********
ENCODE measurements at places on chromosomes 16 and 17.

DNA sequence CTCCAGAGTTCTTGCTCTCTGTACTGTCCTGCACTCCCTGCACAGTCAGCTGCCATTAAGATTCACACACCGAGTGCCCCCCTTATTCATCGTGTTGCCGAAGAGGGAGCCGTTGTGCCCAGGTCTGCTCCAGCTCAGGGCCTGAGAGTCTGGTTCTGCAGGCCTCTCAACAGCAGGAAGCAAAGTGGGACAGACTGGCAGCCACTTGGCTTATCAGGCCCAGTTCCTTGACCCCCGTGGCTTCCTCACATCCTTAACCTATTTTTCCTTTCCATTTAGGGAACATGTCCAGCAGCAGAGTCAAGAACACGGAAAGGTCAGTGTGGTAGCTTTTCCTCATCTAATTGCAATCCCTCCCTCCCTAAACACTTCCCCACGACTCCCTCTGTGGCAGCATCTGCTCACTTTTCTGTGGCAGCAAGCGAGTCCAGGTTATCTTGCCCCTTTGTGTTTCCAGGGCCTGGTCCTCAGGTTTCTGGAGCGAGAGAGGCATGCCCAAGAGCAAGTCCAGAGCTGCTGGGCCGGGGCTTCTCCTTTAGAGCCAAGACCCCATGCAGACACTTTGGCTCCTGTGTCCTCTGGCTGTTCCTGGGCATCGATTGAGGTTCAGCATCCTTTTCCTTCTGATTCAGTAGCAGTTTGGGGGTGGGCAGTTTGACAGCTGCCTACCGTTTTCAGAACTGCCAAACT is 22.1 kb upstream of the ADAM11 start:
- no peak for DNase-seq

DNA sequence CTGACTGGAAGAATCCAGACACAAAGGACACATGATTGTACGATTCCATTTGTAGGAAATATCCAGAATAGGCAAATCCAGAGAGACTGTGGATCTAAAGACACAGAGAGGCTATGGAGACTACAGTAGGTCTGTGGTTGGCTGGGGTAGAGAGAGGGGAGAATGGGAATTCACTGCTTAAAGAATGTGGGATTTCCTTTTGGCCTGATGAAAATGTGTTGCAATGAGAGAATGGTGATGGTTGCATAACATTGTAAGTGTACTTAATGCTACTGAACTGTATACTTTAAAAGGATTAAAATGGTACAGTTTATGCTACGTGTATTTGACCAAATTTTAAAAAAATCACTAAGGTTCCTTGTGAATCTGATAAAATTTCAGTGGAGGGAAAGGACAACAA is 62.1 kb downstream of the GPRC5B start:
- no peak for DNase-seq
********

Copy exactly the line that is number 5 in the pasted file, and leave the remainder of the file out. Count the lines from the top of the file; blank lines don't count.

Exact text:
- no peak for DNase-seq